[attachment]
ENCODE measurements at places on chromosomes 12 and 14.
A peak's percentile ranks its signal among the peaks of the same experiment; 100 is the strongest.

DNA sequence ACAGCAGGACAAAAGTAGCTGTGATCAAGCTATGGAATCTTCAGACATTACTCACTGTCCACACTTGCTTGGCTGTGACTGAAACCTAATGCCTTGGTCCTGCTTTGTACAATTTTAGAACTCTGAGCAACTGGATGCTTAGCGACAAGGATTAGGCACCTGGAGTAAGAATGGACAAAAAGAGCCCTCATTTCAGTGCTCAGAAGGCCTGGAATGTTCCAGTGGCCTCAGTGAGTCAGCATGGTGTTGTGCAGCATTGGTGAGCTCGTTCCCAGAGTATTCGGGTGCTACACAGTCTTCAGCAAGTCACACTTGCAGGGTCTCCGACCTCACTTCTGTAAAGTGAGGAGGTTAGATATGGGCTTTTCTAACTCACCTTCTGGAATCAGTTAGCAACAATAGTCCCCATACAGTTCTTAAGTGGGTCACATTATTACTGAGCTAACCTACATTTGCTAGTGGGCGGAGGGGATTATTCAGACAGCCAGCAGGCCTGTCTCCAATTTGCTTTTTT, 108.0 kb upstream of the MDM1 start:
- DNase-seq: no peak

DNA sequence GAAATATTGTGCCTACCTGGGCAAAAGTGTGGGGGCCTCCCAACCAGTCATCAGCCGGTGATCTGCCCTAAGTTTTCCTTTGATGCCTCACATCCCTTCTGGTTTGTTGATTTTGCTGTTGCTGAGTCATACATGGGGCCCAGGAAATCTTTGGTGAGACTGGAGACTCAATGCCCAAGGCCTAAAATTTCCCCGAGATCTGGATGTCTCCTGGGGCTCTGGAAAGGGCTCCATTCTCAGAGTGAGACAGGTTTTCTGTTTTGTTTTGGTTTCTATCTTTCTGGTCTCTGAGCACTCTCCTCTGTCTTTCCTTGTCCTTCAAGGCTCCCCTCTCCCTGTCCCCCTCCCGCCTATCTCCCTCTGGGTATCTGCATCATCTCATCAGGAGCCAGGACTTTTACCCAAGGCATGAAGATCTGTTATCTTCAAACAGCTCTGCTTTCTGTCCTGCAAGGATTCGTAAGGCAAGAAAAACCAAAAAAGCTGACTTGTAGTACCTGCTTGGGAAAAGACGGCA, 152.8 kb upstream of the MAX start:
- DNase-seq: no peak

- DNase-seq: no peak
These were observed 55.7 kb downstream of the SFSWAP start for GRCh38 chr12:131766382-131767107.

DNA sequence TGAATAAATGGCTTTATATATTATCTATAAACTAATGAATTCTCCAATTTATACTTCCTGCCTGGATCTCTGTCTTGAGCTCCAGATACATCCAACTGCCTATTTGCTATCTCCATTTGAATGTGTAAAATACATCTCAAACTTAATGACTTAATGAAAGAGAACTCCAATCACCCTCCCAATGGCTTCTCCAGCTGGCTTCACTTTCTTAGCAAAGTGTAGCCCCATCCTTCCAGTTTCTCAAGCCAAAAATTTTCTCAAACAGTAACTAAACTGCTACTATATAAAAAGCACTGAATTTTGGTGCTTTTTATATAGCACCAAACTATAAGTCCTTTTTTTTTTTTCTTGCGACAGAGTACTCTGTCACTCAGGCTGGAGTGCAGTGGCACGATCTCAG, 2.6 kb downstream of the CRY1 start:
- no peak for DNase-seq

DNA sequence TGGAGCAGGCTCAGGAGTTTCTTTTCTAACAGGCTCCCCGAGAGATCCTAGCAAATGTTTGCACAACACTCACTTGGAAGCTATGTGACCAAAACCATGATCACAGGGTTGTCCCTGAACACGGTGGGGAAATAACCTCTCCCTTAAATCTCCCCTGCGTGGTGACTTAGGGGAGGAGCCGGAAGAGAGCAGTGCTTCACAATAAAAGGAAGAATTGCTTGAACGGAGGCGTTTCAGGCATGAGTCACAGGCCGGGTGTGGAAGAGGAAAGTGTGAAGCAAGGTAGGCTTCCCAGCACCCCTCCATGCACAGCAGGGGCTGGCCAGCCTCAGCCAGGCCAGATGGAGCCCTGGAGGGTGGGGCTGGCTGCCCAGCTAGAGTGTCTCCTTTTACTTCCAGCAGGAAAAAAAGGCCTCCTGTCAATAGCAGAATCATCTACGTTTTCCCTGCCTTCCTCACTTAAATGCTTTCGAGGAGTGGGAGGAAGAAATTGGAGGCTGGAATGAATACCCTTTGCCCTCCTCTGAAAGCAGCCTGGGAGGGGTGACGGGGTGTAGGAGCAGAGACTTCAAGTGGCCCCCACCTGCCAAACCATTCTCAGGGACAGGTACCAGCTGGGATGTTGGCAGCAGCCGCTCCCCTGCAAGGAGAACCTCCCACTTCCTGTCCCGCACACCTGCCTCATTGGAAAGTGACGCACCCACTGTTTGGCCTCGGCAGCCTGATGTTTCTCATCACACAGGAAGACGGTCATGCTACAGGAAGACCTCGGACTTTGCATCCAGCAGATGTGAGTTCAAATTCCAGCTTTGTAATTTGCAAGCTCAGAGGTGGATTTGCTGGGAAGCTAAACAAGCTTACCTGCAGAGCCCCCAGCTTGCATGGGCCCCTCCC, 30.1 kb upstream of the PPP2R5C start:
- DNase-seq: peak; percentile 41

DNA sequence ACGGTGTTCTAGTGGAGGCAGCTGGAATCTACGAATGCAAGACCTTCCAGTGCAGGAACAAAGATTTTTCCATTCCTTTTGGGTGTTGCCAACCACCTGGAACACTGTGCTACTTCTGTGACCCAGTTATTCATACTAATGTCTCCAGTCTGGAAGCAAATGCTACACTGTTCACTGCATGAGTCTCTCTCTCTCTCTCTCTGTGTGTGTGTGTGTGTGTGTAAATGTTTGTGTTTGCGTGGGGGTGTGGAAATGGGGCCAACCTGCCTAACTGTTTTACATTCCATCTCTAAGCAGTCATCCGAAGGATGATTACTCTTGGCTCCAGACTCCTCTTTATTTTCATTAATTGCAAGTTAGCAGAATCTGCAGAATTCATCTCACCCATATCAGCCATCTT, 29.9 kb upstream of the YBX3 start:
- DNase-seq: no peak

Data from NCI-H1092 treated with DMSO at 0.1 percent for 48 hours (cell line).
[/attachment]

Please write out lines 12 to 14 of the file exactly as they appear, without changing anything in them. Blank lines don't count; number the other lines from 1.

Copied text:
- DNase-seq: peak; percentile 41

DNA sequence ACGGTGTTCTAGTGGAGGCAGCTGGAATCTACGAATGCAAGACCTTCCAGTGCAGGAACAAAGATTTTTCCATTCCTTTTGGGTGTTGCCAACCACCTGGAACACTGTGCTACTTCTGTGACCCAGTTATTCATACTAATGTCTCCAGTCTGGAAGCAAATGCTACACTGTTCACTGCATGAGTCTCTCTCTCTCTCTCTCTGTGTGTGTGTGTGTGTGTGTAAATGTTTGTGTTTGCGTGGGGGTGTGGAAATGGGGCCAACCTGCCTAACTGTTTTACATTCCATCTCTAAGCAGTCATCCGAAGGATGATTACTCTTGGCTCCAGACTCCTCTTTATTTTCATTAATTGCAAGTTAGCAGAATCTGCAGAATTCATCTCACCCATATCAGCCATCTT, 29.9 kb upstream of the YBX3 start:
- DNase-seq: no peak